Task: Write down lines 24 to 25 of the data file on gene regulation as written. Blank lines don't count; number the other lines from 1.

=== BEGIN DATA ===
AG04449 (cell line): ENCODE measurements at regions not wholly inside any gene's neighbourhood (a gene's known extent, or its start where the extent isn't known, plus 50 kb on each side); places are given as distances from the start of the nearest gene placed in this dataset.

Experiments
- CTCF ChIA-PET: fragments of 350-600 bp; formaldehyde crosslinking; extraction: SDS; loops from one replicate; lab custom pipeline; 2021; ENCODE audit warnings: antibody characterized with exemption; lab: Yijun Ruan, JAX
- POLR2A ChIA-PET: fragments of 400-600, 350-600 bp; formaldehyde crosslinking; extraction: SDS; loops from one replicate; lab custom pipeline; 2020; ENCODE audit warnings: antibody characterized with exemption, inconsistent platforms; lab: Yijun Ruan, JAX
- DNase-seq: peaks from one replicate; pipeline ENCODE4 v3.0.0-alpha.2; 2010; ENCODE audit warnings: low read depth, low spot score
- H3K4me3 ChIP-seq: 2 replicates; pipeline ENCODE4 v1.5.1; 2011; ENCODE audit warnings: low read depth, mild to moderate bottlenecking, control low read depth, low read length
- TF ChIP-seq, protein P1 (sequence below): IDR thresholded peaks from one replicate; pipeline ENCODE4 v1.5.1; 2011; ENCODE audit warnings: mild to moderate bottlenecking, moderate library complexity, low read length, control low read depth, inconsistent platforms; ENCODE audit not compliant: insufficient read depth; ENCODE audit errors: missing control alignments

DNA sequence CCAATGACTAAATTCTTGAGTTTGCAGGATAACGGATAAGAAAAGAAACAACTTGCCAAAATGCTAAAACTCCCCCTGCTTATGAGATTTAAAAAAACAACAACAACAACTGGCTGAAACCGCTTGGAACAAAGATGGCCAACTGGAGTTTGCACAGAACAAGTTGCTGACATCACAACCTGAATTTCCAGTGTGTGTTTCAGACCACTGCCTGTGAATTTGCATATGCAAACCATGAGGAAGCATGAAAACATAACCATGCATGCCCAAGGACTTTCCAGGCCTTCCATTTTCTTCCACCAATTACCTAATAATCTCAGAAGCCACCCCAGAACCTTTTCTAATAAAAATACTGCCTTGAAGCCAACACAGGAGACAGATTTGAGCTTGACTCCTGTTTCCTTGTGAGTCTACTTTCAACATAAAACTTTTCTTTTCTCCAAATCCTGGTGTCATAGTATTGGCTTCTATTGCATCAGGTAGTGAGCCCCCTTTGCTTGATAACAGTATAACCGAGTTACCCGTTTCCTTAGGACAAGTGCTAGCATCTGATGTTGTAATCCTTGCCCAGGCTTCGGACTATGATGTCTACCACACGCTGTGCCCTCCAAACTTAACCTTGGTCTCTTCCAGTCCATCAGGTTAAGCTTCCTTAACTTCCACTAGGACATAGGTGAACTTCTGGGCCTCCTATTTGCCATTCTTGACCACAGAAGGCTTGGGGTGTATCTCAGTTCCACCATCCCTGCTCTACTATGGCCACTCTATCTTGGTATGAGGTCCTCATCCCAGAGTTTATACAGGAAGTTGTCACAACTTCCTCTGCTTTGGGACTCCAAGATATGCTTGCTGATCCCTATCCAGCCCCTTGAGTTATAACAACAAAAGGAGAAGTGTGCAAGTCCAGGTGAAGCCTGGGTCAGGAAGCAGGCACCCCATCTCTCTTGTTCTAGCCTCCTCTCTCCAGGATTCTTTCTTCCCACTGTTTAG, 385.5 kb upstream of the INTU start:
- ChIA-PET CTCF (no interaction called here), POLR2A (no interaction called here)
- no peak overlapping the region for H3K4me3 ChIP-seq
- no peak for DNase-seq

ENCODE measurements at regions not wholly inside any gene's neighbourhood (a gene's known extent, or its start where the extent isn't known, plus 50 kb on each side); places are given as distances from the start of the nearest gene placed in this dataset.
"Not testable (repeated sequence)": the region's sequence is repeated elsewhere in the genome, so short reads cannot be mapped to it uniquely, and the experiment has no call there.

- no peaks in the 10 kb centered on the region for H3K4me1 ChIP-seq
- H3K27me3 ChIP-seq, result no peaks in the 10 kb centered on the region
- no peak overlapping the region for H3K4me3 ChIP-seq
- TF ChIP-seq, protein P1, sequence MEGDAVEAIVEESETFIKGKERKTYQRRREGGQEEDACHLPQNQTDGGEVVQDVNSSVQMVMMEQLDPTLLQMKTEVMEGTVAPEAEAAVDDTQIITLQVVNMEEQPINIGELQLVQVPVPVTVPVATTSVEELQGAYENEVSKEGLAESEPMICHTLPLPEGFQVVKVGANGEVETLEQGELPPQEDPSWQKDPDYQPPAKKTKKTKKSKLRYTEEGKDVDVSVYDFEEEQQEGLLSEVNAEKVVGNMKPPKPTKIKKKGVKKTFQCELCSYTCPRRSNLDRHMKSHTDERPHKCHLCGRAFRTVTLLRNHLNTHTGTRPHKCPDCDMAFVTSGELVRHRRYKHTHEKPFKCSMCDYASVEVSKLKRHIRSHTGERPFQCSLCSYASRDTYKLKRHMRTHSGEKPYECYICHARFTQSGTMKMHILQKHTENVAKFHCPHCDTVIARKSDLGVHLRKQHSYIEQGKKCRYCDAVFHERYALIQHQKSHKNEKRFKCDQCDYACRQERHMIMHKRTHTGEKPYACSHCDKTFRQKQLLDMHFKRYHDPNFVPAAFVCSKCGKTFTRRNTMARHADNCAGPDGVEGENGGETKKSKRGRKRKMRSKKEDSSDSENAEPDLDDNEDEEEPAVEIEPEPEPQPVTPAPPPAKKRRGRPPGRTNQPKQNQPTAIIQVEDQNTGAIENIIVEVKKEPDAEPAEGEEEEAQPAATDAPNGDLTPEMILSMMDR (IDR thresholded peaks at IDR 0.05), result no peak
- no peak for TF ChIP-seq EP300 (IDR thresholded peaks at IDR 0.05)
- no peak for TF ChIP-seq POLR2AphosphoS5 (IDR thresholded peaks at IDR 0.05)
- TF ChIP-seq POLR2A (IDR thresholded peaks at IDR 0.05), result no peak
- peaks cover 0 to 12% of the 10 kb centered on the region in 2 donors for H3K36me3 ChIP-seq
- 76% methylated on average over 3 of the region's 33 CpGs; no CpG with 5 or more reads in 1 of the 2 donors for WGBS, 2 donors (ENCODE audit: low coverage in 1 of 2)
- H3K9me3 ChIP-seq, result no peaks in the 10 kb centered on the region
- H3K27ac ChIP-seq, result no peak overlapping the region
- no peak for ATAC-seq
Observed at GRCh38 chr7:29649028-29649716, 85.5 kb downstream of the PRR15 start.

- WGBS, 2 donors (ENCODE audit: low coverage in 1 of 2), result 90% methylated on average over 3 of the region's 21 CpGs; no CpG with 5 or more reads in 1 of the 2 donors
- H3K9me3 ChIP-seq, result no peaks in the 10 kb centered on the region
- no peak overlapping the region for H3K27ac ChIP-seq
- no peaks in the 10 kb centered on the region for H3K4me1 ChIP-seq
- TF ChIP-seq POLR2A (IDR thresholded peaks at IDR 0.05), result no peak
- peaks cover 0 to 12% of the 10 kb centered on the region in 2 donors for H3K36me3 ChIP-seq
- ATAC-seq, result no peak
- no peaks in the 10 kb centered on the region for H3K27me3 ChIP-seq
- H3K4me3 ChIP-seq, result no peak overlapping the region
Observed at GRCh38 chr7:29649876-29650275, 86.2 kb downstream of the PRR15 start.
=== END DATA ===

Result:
- H3K27ac ChIP-seq, result no peak overlapping the region
- no peak for ATAC-seq